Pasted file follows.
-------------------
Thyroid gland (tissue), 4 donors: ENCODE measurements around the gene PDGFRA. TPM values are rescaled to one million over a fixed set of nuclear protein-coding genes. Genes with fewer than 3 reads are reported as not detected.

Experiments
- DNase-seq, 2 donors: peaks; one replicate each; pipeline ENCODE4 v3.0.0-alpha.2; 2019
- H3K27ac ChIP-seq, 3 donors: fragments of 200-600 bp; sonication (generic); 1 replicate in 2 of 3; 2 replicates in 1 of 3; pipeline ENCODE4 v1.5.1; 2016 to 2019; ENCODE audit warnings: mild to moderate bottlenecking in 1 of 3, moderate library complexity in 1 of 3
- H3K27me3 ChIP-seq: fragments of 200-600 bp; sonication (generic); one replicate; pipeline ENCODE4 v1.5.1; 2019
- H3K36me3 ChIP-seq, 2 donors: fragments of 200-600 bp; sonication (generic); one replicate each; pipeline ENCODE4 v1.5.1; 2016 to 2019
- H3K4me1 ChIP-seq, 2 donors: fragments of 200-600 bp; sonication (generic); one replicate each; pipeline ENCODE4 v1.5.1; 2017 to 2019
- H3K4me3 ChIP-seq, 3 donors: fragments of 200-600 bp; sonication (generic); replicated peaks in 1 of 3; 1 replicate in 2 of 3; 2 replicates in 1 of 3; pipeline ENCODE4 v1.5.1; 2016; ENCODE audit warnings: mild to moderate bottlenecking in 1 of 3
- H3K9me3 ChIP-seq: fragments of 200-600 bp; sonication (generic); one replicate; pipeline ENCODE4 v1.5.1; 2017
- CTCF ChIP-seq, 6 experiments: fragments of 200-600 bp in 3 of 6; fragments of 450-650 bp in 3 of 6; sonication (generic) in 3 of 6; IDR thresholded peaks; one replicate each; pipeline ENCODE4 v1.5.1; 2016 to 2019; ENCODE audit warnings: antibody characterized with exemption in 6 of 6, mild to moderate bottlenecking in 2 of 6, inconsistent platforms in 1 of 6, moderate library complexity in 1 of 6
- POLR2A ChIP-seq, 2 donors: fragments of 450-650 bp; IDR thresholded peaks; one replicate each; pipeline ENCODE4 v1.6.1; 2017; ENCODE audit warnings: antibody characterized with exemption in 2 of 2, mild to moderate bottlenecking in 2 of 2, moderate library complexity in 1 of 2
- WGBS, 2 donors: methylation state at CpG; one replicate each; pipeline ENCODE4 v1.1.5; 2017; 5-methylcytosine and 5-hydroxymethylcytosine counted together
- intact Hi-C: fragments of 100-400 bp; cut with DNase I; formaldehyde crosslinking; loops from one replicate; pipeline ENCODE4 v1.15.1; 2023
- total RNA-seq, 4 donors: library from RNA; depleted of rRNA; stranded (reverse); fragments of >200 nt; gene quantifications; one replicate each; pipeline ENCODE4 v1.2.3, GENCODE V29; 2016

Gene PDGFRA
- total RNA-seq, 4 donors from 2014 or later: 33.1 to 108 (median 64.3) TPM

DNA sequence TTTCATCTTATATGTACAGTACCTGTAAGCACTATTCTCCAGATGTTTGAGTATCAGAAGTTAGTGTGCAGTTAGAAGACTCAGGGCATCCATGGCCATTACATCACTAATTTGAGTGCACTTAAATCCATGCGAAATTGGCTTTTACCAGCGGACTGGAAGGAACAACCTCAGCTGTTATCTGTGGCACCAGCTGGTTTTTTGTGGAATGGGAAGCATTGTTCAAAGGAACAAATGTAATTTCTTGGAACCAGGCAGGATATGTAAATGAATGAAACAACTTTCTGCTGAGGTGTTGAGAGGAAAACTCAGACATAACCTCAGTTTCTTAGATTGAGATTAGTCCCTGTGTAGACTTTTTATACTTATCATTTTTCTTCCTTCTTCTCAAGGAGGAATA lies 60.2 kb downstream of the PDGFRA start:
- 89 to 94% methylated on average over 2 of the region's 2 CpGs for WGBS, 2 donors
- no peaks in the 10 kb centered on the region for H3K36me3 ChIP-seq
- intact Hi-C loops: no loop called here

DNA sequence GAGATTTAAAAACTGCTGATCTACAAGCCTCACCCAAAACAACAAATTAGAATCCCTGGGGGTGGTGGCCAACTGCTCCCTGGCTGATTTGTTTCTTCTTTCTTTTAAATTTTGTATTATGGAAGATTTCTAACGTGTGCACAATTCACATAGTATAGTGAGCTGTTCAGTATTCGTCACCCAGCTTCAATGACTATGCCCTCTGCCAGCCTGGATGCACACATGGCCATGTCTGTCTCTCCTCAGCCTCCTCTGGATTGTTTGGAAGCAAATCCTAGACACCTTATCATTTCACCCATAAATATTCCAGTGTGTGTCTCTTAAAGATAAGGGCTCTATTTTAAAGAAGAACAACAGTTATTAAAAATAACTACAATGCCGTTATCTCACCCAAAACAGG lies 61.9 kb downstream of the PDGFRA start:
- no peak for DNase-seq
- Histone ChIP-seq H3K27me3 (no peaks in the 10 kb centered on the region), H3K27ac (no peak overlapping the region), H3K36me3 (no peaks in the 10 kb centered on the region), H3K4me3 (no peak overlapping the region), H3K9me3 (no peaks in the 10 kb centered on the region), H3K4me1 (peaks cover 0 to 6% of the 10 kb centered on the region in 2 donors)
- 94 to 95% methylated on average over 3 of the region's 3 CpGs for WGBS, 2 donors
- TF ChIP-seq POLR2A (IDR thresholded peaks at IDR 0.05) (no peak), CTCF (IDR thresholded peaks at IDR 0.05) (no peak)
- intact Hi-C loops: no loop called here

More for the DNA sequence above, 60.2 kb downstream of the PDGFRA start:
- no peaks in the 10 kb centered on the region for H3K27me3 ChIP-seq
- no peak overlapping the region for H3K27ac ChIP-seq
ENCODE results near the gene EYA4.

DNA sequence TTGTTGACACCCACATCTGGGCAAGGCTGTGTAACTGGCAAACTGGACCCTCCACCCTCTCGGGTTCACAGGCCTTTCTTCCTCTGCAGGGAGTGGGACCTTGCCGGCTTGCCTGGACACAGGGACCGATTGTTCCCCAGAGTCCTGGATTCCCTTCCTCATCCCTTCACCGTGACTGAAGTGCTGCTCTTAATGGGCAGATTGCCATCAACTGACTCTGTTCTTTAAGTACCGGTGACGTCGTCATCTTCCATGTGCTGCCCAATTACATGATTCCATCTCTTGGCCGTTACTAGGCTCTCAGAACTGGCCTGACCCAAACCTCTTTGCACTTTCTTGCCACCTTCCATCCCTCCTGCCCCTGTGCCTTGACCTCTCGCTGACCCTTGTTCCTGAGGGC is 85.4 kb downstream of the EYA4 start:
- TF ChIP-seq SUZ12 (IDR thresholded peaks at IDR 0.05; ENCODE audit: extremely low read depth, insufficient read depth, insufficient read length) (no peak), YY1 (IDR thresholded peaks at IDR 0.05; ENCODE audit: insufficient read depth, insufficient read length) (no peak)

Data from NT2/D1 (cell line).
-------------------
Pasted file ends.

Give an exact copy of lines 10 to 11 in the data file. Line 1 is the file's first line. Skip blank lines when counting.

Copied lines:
- CTCF ChIP-seq, 6 experiments: fragments of 200-600 bp in 3 of 6; fragments of 450-650 bp in 3 of 6; sonication (generic) in 3 of 6; IDR thresholded peaks; one replicate each; pipeline ENCODE4 v1.5.1; 2016 to 2019; ENCODE audit warnings: antibody characterized with exemption in 6 of 6, mild to moderate bottlenecking in 2 of 6, inconsistent platforms in 1 of 6, moderate library complexity in 1 of 6
- POLR2A ChIP-seq, 2 donors: fragments of 450-650 bp; IDR thresholded peaks; one replicate each; pipeline ENCODE4 v1.6.1; 2017; ENCODE audit warnings: antibody characterized with exemption in 2 of 2, mild to moderate bottlenecking in 2 of 2, moderate library complexity in 1 of 2